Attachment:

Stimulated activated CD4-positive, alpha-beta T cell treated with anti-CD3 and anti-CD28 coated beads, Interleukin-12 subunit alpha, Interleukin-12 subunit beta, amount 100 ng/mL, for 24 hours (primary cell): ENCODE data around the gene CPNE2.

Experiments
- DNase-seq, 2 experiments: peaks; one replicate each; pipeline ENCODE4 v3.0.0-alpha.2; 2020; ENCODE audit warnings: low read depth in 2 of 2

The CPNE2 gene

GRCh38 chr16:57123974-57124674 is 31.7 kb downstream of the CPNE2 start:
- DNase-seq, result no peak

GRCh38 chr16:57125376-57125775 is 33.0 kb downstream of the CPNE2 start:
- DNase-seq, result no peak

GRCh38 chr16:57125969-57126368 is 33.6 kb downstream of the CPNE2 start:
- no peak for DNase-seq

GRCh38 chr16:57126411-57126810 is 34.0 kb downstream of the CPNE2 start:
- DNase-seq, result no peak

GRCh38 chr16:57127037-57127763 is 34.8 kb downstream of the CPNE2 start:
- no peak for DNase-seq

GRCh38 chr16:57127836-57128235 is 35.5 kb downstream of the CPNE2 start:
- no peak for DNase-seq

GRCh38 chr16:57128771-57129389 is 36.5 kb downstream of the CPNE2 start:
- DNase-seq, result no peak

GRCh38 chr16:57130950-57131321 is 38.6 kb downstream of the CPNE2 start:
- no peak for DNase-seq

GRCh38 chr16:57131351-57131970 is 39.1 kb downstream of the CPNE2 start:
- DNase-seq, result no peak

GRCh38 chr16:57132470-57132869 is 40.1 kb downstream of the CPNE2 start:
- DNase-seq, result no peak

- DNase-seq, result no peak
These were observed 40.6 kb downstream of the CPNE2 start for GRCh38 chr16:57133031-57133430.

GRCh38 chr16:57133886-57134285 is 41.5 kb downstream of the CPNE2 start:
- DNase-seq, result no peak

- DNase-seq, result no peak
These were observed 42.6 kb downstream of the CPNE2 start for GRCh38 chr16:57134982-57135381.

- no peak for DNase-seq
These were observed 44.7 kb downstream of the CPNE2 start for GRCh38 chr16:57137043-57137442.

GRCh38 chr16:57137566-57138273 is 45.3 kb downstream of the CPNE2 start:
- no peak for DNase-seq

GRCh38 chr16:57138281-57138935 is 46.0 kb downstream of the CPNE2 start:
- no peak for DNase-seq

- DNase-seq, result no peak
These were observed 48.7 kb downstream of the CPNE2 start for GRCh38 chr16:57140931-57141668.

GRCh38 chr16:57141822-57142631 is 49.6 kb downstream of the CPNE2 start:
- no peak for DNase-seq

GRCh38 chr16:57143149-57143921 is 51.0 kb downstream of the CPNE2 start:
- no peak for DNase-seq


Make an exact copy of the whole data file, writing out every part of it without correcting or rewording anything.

Stimulated activated CD4-positive, alpha-beta T cell treated with anti-CD3 and anti-CD28 coated beads, Interleukin-12 subunit alpha, Interleukin-12 subunit beta, amount 100 ng/mL, for 24 hours (primary cell): ENCODE data around the gene CPNE2.

Experiments
- DNase-seq, 2 experiments: peaks; one replicate each; pipeline ENCODE4 v3.0.0-alpha.2; 2020; ENCODE audit warnings: low read depth in 2 of 2

The CPNE2 gene

GRCh38 chr16:57123974-57124674 is 31.7 kb downstream of the CPNE2 start:
- DNase-seq, result no peak

GRCh38 chr16:57125376-57125775 is 33.0 kb downstream of the CPNE2 start:
- DNase-seq, result no peak

GRCh38 chr16:57125969-57126368 is 33.6 kb downstream of the CPNE2 start:
- no peak for DNase-seq

GRCh38 chr16:57126411-57126810 is 34.0 kb downstream of the CPNE2 start:
- DNase-seq, result no peak

GRCh38 chr16:57127037-57127763 is 34.8 kb downstream of the CPNE2 start:
- no peak for DNase-seq

GRCh38 chr16:57127836-57128235 is 35.5 kb downstream of the CPNE2 start:
- no peak for DNase-seq

GRCh38 chr16:57128771-57129389 is 36.5 kb downstream of the CPNE2 start:
- DNase-seq, result no peak

GRCh38 chr16:57130950-57131321 is 38.6 kb downstream of the CPNE2 start:
- no peak for DNase-seq

GRCh38 chr16:57131351-57131970 is 39.1 kb downstream of the CPNE2 start:
- DNase-seq, result no peak

GRCh38 chr16:57132470-57132869 is 40.1 kb downstream of the CPNE2 start:
- DNase-seq, result no peak

- DNase-seq, result no peak
These were observed 40.6 kb downstream of the CPNE2 start for GRCh38 chr16:57133031-57133430.

GRCh38 chr16:57133886-57134285 is 41.5 kb downstream of the CPNE2 start:
- DNase-seq, result no peak

- DNase-seq, result no peak
These were observed 42.6 kb downstream of the CPNE2 start for GRCh38 chr16:57134982-57135381.

- no peak for DNase-seq
These were observed 44.7 kb downstream of the CPNE2 start for GRCh38 chr16:57137043-57137442.

GRCh38 chr16:57137566-57138273 is 45.3 kb downstream of the CPNE2 start:
- no peak for DNase-seq

GRCh38 chr16:57138281-57138935 is 46.0 kb downstream of the CPNE2 start:
- no peak for DNase-seq

- DNase-seq, result no peak
These were observed 48.7 kb downstream of the CPNE2 start for GRCh38 chr16:57140931-57141668.

GRCh38 chr16:57141822-57142631 is 49.6 kb downstream of the CPNE2 start:
- no peak for DNase-seq

GRCh38 chr16:57143149-57143921 is 51.0 kb downstream of the CPNE2 start:
- no peak for DNase-seq